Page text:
There’s always that one teacher you remember from childhood. Whether it’s the one who helped inspire you to become the person you are today, or the one that went out of their way to help you understand the mind muddle that is algebra, or maybe it’s the one that helped bring Shakespeare to life, or it could even be the one that threw a chalk board rubber at a pupil and whose back office smelt like a mix between fermented cabbage and cheese (hmm just me then?!).
Back when I was at school I didn’t really think of my teachers as actual human beings, I mean yes they clearly looked like people but I certainly didn’t consider how they might be feeling, whether they’d had a good day and I definitely didn’t imagine them having a life outside of school, in fact I’m pretty sure I thought they never left the school building. But, here I am today, now a parent of two primary school aged children and suddenly teachers are a part of my life again.
I’m fortunate in that both my children go to fantastic schools with staffrooms packed full of inspirational, kind and incredibly hardworking teachers. And on the surface it all looks fine…the teachers are always smiling, the kids are happy and the school is getting great results.
However, everything is not always as it seems.
A lot of my friends are teachers and what is becoming strikingly more apparent to me is the extra time and effort they are having to put into their jobs, to the extent that it is leaving them feeling demoralised, tired, stressed and just downright fed up. There are a vast majority of people that have the misinformed view that teachers have it easy, that they only work part time hours, that they get long holidays and that they spend their days colouring and singing songs. What they don’t see is the endless paperwork and the planning and organising that has to be done after school hours and often means teachers are working late into the evenings. The education system is continually evolving and the expectations of what children should know and what levels they should be at by a certain age are now higher than ever, which puts increasing pressure on teachers.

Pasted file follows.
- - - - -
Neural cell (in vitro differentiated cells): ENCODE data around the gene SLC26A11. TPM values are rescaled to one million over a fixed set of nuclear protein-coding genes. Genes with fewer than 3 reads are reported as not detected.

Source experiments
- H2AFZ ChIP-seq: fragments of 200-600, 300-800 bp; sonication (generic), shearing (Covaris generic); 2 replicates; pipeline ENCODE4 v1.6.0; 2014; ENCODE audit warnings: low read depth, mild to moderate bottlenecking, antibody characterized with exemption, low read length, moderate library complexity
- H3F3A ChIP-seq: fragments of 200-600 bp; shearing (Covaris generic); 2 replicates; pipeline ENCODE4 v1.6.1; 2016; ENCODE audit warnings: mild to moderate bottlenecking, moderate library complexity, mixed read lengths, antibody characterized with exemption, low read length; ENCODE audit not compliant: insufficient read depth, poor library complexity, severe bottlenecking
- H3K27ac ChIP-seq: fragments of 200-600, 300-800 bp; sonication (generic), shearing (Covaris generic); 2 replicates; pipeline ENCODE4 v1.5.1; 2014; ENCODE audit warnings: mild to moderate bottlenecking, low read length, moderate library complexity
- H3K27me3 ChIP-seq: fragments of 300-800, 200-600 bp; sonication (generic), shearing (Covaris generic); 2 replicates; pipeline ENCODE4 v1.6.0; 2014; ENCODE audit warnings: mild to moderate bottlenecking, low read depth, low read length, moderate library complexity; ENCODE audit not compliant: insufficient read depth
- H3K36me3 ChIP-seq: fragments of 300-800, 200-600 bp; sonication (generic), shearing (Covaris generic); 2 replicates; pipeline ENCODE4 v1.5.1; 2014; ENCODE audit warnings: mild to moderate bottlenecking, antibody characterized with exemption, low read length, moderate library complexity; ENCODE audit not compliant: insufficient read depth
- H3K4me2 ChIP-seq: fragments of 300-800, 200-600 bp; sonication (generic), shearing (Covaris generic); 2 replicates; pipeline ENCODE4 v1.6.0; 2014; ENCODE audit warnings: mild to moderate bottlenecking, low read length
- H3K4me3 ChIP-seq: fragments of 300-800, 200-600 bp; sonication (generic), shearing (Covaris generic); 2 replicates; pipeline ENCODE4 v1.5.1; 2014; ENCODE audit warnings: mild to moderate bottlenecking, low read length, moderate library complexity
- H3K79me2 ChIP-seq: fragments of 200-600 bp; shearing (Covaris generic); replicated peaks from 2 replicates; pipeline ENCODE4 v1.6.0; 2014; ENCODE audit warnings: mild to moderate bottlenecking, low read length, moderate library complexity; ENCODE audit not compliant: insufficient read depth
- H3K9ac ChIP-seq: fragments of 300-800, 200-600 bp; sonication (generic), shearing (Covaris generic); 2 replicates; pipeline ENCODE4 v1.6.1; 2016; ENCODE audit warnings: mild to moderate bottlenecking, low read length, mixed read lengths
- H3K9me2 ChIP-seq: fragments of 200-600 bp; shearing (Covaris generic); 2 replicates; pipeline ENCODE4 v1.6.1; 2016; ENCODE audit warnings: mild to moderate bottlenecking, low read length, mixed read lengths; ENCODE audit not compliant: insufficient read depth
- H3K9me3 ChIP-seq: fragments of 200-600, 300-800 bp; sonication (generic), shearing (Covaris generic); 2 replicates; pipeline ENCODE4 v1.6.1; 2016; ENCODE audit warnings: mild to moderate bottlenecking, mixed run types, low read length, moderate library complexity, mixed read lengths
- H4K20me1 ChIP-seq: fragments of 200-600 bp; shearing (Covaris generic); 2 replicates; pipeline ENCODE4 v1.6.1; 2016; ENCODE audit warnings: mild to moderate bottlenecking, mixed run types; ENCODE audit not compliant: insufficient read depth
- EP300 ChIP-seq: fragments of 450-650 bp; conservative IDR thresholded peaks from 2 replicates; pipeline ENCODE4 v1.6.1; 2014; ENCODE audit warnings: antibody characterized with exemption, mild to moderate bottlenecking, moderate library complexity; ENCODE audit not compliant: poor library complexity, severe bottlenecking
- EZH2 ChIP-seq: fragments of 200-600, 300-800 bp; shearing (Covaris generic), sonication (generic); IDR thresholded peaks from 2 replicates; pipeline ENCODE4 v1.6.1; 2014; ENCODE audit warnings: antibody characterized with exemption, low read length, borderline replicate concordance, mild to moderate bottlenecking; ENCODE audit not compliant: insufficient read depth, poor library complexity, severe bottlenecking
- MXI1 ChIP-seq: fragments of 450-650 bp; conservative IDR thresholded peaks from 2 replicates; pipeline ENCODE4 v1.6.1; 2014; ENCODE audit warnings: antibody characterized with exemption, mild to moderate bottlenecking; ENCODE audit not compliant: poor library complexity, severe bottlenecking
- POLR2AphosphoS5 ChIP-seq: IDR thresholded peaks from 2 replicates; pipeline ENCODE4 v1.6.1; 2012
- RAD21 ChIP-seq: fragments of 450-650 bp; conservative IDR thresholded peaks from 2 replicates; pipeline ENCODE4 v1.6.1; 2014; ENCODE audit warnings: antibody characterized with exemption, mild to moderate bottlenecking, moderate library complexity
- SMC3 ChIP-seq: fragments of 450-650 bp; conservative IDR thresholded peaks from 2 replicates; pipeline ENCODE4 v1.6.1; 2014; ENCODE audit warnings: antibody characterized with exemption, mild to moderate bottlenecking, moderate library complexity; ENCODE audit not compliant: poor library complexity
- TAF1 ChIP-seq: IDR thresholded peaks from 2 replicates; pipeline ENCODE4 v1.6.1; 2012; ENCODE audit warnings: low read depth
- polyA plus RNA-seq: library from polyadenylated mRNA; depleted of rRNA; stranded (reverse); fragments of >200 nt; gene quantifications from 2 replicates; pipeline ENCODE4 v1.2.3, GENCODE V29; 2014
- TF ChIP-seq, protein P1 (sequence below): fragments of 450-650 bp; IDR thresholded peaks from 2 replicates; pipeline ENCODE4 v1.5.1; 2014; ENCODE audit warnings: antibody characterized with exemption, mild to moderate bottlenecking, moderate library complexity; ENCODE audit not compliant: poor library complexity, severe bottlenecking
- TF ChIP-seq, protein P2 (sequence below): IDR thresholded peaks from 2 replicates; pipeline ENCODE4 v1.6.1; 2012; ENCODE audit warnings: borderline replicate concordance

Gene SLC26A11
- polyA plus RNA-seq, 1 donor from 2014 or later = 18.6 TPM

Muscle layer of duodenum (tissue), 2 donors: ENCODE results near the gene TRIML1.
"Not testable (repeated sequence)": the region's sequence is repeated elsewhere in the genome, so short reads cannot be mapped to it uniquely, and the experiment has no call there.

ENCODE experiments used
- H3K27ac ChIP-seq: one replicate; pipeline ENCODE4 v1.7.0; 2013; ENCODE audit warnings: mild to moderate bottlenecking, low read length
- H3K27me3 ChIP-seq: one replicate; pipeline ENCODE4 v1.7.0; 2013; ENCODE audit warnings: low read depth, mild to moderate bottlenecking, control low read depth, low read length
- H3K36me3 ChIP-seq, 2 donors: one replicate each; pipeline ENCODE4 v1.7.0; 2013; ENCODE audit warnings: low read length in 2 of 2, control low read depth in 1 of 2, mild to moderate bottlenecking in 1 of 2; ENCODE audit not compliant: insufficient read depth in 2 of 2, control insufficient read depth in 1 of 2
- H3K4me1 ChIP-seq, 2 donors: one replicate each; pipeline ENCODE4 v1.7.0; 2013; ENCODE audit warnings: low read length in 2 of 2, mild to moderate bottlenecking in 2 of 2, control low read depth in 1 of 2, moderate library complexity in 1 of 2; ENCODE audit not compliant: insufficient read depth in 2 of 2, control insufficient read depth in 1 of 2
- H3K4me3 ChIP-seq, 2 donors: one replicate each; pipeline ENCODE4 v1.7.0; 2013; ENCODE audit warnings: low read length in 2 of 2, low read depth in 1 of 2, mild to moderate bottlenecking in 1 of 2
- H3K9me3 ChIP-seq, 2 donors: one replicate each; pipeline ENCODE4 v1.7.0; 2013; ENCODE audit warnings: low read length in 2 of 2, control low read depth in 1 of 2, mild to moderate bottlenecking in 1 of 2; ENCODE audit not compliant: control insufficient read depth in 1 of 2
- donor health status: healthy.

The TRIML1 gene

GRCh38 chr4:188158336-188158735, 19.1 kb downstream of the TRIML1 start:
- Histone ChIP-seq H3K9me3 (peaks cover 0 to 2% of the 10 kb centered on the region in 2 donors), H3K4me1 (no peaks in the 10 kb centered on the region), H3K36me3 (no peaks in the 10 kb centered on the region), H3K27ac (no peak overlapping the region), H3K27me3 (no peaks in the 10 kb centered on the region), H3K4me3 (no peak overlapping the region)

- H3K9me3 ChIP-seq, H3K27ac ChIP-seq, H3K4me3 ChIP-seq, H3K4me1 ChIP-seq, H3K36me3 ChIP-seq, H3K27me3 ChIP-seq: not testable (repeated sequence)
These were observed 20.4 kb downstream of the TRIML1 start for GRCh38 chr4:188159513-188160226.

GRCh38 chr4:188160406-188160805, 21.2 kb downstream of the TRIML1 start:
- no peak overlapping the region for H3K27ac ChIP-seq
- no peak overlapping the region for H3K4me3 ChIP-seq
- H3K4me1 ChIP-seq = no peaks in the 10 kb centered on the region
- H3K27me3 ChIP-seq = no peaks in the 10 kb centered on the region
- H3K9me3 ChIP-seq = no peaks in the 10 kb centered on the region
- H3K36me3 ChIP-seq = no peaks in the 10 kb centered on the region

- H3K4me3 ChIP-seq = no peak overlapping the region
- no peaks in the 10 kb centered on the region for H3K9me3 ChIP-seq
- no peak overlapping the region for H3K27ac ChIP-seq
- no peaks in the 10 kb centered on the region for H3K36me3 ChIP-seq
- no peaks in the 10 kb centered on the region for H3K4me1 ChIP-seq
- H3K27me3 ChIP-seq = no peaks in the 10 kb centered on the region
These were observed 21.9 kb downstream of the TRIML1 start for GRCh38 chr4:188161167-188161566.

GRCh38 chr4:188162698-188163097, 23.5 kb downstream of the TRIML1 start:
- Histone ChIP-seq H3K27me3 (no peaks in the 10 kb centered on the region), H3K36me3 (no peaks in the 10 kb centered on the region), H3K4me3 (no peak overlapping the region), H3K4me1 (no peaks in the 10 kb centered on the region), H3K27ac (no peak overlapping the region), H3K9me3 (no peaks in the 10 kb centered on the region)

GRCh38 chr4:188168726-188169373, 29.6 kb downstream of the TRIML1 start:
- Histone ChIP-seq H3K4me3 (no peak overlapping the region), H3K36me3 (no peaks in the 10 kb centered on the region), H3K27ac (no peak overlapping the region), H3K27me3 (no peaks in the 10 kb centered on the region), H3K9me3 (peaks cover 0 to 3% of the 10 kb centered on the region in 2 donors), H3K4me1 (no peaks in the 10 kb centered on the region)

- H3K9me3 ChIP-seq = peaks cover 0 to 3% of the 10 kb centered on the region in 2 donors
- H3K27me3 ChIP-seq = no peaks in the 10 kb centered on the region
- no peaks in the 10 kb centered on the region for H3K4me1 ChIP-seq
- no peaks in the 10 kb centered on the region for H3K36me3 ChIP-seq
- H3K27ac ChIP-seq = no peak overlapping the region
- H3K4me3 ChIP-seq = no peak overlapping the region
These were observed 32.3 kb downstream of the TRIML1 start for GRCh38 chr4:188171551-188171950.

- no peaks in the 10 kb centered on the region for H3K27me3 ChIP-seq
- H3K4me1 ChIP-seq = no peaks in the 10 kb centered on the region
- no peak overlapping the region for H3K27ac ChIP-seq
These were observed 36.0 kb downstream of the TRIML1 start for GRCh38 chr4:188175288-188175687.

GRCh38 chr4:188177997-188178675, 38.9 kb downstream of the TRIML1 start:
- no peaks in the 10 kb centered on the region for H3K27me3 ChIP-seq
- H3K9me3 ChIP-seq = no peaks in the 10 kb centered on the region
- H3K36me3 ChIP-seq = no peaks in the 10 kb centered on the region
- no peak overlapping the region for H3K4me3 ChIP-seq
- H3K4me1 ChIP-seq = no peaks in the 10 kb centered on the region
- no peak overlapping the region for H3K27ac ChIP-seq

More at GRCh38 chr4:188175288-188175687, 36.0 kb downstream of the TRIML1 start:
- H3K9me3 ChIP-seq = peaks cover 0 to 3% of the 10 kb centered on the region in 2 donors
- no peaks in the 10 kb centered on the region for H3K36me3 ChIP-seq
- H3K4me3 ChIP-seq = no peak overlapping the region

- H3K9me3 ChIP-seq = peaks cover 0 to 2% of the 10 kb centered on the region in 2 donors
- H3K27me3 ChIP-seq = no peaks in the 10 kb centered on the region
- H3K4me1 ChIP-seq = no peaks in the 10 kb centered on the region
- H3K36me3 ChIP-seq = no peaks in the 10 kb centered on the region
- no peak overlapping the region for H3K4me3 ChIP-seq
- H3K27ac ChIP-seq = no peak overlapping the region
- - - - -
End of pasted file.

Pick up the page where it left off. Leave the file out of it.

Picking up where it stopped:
The greater pressure for results driven learning has sadly created a bit of a crisis in the education sector, as more and more teachers are leaving the profession and newly qualified teachers are struggling to cope with the demands of the job.
One key thing we all must consider is that because teachers play such a vital role in our children’s education, wellbeing, care and development, then…
If our teachers aren’t happy, how can we expect our children to be?
Fortunately, steps are being taken to ensure teachers are reminded of the need to take care of themselves; the importance of remembering “to put on their own oxygen masks first” and inspired by the John Muir Trust, a conservation charity dedicated to protecting and enhancing wild spaces, as well as the New Economics Foundation Centre for Wellbeing, the #teacher5aday initiative aims to celebrate the role of teachers and encourage them to reconnect and fall in love with teaching again.
Last week I was fortunate enough to attend the launch of the #teacher5aday journal and handbook, which was co-created and edited by my teacher friend, Naomi Ward (you might remember Naomi from her article ‘5 Steps to Wellbeing‘ that she wrote for us at the beginning of the year). Now, I know how much time, effort, passion and, no doubt, tears Naomi has put into this project and when I think back to her brainstorming sessions, which involved big rolls of paper, brightly coloured pens and spider diagrams (well, she is a teacher!) and as I look at the beautiful journal that is in front of me today, I can’t help but feel immensely proud of her.